Baking: Wikis

  
  
  
  
  

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Baker putting bread into an oven with a peel, 1568

Baking is the technique of prolonged cooking of food by dry heat acting by convection, and not by radiation, normally in an oven, but also in hot ashes, or on hot stones.[1] It is primarily used for the preparation of bread, cakes, pastries and pies, tarts, quiches, cookies and crackers. Such items are sometimes referred to as "baked goods," and are sold at a bakery. A person who prepares baked goods as a profession is called a baker. It is also used for the preparation of baked potatoes, baked apples, baked beans, some casseroles and pasta dishes such as lasagna, and various other foods, such as the pretzel.

Many commercial ovens are provided with two heating elements: one for baking, using convection and conduction to heat the food, and one for broiling or grilling, heating mainly by radiation. Meat may also be baked, but this is usually reserved for meatloaf, smaller cuts of whole meats, and whole meats that contain stuffing or coating such as breadcrumbs or buttermilk batter; larger cuts prepared without stuffing or coating are more often roasted, a similar process, using higher temperatures and shorter cooking times. Baking can sometimes be combined with grilling to produce a hybrid barbecue variant, by using both methods simultaneously or one before the other, cooking twice. Baking is connected to barbecuing because the concept of the masonry oven is similar to that of a smoke pit.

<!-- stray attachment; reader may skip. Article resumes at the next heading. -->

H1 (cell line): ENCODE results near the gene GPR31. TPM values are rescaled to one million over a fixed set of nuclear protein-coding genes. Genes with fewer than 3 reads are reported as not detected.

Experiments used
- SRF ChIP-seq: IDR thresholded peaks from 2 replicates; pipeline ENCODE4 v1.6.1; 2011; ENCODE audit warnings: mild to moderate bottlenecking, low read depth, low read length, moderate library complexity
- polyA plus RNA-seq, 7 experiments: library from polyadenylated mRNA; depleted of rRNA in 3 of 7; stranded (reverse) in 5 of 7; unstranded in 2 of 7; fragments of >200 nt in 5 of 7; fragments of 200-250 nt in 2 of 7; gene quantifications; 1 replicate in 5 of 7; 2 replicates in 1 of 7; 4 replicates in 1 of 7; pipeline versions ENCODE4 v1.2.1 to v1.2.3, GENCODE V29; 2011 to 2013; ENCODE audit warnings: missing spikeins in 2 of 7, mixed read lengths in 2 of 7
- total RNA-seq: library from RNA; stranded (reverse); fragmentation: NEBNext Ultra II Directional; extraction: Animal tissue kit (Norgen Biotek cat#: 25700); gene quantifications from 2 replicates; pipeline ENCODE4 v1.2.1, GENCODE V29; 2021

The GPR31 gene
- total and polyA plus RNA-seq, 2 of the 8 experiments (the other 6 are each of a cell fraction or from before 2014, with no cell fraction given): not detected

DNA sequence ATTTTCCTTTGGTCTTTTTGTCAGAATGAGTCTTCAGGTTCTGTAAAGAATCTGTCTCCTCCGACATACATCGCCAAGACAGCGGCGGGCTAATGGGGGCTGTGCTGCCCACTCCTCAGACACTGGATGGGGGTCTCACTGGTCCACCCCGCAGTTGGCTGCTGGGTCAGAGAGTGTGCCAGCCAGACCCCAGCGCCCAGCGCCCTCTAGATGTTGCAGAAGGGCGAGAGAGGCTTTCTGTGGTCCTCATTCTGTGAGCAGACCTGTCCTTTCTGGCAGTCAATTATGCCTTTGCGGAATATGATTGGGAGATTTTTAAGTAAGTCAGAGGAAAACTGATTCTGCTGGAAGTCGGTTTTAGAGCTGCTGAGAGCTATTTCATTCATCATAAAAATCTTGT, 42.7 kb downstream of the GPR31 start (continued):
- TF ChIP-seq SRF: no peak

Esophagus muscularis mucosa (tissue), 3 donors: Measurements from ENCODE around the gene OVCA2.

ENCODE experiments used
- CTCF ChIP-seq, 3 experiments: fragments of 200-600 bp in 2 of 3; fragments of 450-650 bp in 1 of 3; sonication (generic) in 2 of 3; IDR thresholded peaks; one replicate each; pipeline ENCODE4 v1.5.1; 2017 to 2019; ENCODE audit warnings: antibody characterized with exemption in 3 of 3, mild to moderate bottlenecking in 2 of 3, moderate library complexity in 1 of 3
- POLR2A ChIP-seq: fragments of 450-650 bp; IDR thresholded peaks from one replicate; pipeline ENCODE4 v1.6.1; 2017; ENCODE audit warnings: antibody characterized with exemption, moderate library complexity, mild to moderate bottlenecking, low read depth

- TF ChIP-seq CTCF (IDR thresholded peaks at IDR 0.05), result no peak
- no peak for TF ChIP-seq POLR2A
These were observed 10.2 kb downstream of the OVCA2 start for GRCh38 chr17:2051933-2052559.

The baking process does not require any fat be used to cook in an oven. Some makers of snacks such as potato chips or crisps have produced baked versions of their snack items as an alternative to the usual cooking method of deep-frying in an attempt to reduce the calorie or fat content of their snack products.

Contents

Overview

Woman baking flat bread in an outdoor clay stove in Iraq

The dry heat of baking changes the form of starches in the food and causes its outer surfaces to brown, giving it an attractive appearance and taste, while partially sealing in the food's moisture. The browning is caused by caramelization of sugars and the Maillard reaction. Moisture is never really entirely "sealed in", however; over time, an item being baked will become dry. This is often an advantage, especially in situations where drying is the desired outcome, for example in drying herbs or in roasting certain types of vegetables. The most common baked item is bread. Variations in the ovens, ingredients and recipes used in the baking of bread result in the wide variety of breads produced around the world.

Some foods are surrounded with moisture during baking by placing a small amount of liquid (such as water or broth) in the bottom of a closed pan, and letting it steam up around the food, a method commonly known as braising or slow baking.

When baking, consideration must be given to the amount of fat that is contained in the food item. Higher levels of fat such as margarine, butter or vegetable shortening will cause an item to spread out during the baking process.

With the passage of time breads harden; they become stale. This is not primarily due to moisture being lost from the baked products, but more a reorganization of the way in which the water and starch are associated over time. This process is similar to recrystallization, and is promoted by storage at cool temperatures, such as in a domestic refrigerator.